Research & Clinical Trials
Reading Time: 3 mins
Publication Date: 07/12/2022
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How to Cite Asbestos.com’s Article
Povtak, T. (2022, July 12). Researchers in Japan Study Inhalable Gene Therapy for Mesothelioma. Asbestos.com. Retrieved October 23, 2022, from https://www.asbestos.com/news/2022/07/12/inhalable-gene-therapy-mesothelioma/
Povtak, Tim. “Researchers in Japan Study Inhalable Gene Therapy for Mesothelioma.” Asbestos.com, 12 Jul 2022, https://www.asbestos.com/news/2022/07/12/inhalable-gene-therapy-mesothelioma/.
Povtak, Tim. “Researchers in Japan Study Inhalable Gene Therapy for Mesothelioma.” Asbestos.com. Last modified July 12, 2022. https://www.asbestos.com/news/2022/07/12/inhalable-gene-therapy-mesothelioma/.
Patients with malignant pleural mesothelioma may be turning to orally inhalable gene therapy in the future, easing the treatment burden for this cancer with no cure.
The recent focus on identifying genetic mutations that make individuals more susceptible to certain cancers – including mesothelioma – has led to related research on how best to combat the problem.
A collection of doctors and scientists in Japan have developed versions of two tumor-suppressing drugs targeting genetic mutations that have shown impressive effectiveness in the laboratory for both non-small cell lung cancer and pleural mesothelioma.
The drugs, SFD-p16 and SFD-p53, are combined with a novel inhalant powder to deliver the active ingredients directly to the lungs. The treatment is designed with a simplicity that would allow patients to self-administer. Springer Nature published the study on May 23.
“This study suggests that inhalable gene drugs are effective treatments for NSCLC and MPM,” the authors wrote. “These findings suggest that cancer gene therapy using inhalable drugs may constitute a novel therapeutic regimen and improve patients’ qualify of life owing to the low invasiveness of the mode of administration.”
Effective, Noninvasive Treatment Is Rare
Aggressive treatment for mesothelioma is hard on patients, and may lead to a significantly decreased quality of life. Major mesothelioma surgery can be physically overwhelming and its side effects long-lasting. Standard-of-care chemotherapy, the most common treatment, often comes with tough side effects and limited effectiveness.
In laboratory testing using both lung cancer and mesothelioma cell lines, there was a clear decrease in tumor cell proliferation with the laboratory engineered drugs, according to the study.
The growth inhibition rate was almost 50% using SFD-p16, compared to just 9.3% for the placebo group. SFD-p53 produced a 52.1% growth inhibition rate.
In vivo testing using mouse models injected with the tumor cell lines produced similar results with both lung cancer and mesothelioma, particularly involving the drug SFD-p16. Using luminescence imaging, researchers documented tumor suppression within 24 hours after administration of the drug. Tumors were removed in a week and showed significant change in volume.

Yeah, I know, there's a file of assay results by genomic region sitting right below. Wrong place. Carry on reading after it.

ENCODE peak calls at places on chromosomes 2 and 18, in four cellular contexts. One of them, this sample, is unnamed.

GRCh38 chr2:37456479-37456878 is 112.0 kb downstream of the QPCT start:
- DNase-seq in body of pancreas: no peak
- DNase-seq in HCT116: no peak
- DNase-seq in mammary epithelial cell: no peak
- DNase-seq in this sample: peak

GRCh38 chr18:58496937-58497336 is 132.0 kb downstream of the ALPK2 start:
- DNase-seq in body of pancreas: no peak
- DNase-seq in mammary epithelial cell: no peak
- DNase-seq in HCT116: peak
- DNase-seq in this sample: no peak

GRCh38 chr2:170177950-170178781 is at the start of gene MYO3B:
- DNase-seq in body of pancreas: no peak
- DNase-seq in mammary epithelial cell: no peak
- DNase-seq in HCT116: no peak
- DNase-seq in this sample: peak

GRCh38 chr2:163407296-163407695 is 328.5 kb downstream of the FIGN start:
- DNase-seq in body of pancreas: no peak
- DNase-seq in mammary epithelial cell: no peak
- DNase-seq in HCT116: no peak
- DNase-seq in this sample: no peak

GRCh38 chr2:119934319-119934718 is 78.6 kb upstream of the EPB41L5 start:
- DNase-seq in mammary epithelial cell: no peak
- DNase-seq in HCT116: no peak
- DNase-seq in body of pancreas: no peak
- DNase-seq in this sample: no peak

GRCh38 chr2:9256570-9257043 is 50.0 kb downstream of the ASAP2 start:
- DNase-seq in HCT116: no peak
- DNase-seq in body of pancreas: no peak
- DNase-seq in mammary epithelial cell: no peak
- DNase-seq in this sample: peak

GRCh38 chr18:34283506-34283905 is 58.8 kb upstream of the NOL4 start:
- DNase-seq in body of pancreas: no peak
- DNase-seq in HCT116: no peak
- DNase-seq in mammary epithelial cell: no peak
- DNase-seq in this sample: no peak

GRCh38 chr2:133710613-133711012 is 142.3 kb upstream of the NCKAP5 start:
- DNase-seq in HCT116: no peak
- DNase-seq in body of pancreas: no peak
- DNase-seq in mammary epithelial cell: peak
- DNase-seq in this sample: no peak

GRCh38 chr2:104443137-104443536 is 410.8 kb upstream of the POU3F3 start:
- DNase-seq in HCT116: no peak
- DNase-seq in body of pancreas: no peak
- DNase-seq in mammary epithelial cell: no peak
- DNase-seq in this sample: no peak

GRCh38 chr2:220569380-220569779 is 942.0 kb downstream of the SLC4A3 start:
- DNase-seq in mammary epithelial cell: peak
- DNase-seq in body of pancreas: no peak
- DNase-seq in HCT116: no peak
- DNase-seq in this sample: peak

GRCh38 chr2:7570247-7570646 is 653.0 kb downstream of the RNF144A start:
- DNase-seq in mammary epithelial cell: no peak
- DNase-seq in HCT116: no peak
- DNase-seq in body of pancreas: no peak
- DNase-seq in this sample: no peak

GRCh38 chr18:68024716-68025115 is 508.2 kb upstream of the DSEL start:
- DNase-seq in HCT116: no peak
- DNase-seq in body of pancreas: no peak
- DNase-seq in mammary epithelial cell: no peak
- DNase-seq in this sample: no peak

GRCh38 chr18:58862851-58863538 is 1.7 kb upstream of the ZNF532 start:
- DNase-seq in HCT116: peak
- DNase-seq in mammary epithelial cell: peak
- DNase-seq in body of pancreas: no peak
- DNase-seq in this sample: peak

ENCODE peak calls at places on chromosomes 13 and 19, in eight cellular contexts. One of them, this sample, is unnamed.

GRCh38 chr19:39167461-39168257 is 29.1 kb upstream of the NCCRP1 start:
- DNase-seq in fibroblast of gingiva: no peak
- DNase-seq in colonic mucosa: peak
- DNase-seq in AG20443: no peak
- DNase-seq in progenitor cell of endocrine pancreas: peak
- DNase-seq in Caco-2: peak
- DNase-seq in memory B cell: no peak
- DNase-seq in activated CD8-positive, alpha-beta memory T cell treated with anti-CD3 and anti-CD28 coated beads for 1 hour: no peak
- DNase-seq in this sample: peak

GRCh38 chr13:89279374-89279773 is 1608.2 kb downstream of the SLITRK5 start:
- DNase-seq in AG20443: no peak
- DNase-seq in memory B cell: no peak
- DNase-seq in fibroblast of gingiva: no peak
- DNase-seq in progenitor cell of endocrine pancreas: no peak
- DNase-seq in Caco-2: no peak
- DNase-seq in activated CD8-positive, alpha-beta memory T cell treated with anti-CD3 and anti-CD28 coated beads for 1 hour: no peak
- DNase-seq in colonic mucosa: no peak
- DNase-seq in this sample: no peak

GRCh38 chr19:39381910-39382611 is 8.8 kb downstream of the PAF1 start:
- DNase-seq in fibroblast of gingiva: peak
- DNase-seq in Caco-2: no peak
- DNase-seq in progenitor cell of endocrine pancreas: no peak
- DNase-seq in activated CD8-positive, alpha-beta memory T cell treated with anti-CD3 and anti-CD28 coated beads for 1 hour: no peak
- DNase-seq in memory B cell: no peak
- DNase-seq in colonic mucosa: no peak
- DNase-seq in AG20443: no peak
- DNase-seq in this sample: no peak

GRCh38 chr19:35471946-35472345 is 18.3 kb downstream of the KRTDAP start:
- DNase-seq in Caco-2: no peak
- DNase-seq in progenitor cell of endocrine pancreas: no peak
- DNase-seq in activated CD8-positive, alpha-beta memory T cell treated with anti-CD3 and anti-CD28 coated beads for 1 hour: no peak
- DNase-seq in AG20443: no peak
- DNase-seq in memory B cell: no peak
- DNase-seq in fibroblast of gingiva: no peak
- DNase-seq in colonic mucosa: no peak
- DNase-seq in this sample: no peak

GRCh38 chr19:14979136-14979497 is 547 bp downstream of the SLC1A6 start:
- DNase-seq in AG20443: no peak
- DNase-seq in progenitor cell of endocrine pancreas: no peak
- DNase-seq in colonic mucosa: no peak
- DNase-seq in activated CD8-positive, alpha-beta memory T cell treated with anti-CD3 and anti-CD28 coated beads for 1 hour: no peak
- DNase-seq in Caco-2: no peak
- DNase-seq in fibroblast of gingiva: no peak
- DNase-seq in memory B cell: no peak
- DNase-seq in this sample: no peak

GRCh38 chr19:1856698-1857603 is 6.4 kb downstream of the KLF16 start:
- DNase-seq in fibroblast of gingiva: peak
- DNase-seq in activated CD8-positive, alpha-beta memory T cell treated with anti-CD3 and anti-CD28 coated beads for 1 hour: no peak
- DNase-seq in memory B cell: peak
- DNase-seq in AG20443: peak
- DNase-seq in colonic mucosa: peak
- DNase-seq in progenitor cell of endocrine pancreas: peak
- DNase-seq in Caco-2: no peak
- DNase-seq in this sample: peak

The research team at the Institute for Advanced Medical Sciences at Hyogo College of Medicine in Japan did not respond to requests from The Mesothelioma Center at Asbestos.com for additional insight into its findings.
Gene Therapy for Mesothelioma Gaining Ground
Potential use of gene therapy for mesothelioma cancer has expanded significantly in recent years. It was sparked initially by the work of Dr. Michele Carbone at the University of Hawaii Cancer Center, who first identified the BAP-1 genetic mutation in mesothelioma patients more than a decade ago.
Carbone is an authority on the role of genetics in the development of mesothelioma cancer. He recently led a study that identified how mutations in the BLM gene were making people more susceptible to developing mesothelioma when exposed to asbestos, the primary cause of the cancer.
He believes early testing for genetic mutations will lead to longer survival for those diagnosed, particularly with targeted therapy coming of age.
Clinical Trials on the Horizon
This most recent, orally inhalable gene therapy development may soon move into the clinical trial stage, where others already are.
For example, Dr. Prasad Adusumilli, thoracic surgeon and scientist at Memorial Sloan Kettering Cancer Center in New York City, is leading a clinical trial involving the genetic modification of a patient’s T cells, a type of white blood cell.
The reprogramming of the T cells targets mesothelin, a protein-coding gene, which is found mutated in several cancers.
Adusumilli, co-director of the mesothelioma program at Memorial Sloan Kettering, believes T-cell therapy will eventually become part of standard of care for mesothelioma.
Authors of the Japanese study on inhalable drugs stressed the importance of continued research.
“New treatments are imperative for lung cancer, including non-small cell lung cancer and malignant pleural mesothelioma, due to its high mortality,” they wrote. “New treatment modalities for MPM and NSCLC need to be researched.”
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